Le Roy's Holy Family School closed its doors for the last time a couple of weeks ago, but the school will long be remembered for the outstanding staff and students who graced its hallways and classrooms, for the positive community atmosphere it enjoyed, and for what it meant to local families during its 123-year history.
Photo courtesy of Kelly Hansen
There were 10 students in the final graduating class of the school at 46 Lake St., which was attached to Our Lady of Mercy Parish and served pupils in pre-K through eighth-grade. Students came not only from Le Roy, but also from elsewhere in Genesee County as well as Wyoming, Livingston and Monroe counties.
Photo courtesy of the Le Roy Historical Society
The school has seen a lot of changes -- including a change in its name -- since it was first staffed by the Sisters of Mercy more than 120 years ago (see the timeline of milestones at the end of this story). Throughout all of these changes, its tradition of academic excellence and thriving school family remained much the same.
People who were part of the Holy Family community are filled with sadness, but also with fond memories and hope for the future.
Here are some stories that give an idea of just how special a place Holy Family was:
Michael Ficarella, of Batavia, was hired as a sixth- through eighth-grade teacher at Holy Family School for the 2011-2012 school year. It was his first full-time teaching job.
"I couldn't have picked a better school to start (teaching)," Ficarella said.
He talked about the supportive team of teachers who welcomed and helped him throughout the year.
"From real early on, they were always coming by my room to see how I was doing, offering pointers on how to make this or that lesson better or how to make the classroom run smoother, etcetera."
In addition to teaching science and social studies, Ficarella also worked with younger students in the school's after-school program. During his brief time at Holy Family, he got to know a lot of kids.
"The students were great," he said. "They were well-mannered, very eager to learn and took pride in their school."
He mentioned the eighth-grade field trip to Washington, D.C., on which the kids were "phenomenal."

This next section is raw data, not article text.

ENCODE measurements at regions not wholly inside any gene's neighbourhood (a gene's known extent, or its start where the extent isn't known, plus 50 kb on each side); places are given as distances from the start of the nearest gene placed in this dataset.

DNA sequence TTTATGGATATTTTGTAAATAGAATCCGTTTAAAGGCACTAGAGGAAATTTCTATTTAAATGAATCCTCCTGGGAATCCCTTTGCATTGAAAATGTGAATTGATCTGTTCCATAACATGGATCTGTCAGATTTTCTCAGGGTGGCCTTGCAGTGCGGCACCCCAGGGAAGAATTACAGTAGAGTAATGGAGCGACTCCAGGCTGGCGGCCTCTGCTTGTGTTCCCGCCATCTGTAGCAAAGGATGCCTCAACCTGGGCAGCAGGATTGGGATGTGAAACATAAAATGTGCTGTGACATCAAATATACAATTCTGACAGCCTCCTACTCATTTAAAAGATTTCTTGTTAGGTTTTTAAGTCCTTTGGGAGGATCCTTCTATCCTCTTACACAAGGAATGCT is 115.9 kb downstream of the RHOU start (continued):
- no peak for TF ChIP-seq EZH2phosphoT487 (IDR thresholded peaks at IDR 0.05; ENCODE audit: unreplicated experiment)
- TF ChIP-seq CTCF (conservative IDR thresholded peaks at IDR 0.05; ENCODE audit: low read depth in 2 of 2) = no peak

Despite losing his job his first year teaching, Ficarella said he is "absolutely 100 percent" glad of the experience and has no regrets.
The Hansen Family
Photo courtesy of Kelly Hansen
One of Ficarella's students was Alex Hansen, who was part of Holy Family School's final graduating class. He attended the school from kindergarten through eighth-grade.
"(The graduation) was bittersweet," said Kelly Hansen, Alex's mother. "What we were witnessing was never to take place at Holy Family School ever again."
"There were many 'lasts' over the past few months. It was very difficult for everyone as the adults tried to make the last days of school the best they could possibly be."
Hansen said that the decision she and her husband made to send Alex to Holy Family was "curious to some because we live in Batavia."
"The answer is never an easy one," she said, "but it always contains the same elements. The high test scores, great word-of-mouth, a place where God could be mentioned without fear of ridicule, not to mention a stellar reputation within the community for more than one hundred years."
She and her husband were also impressed with the parish to which the school was connected, which was called St. Peter's at the time.
"I'm not sure there would be a way to calculate the grand sum from the parish that has kept the school afloat for 123 years," she said.
Photo courtesy of Our Lady of Mercy Parish Secretary Sue Bobo
Of course, the school environment was also a major factor in the decision.
"We were impressed with what we saw the day we first visited," Hansen said. "Children holding the door for us as we came and went, walking down the halls and having students greet us without an adult to prompt them, students standing and greeting adults as they entered a classroom -- all this left us knowing that we were making the right decision for our family."
Second-grade teacher Patty Page is pictured with her granddaughter at a Halloween party at Holy Family School. Photo courtesy of Sue Bobo.
As for the teachers, their "commendable dedication" has left an impression on Hansen.
"Many teachers at (Holy Family School) have taught for 20 or more years," she said. "Catholic school teachers are state certified yet make a small fraction of what their public school counterparts do. They clearly are not in their chosen profession for the money -- it is something they do because they love it."
She sees this as part of a pattern of sacrifices that everyone involved in the Catholic school system makes for what they consider the greater good.
"Most families who choose to send their children to a Catholic school quietly go without things other families take for granted so that their children may reap the abundant benefits," she said.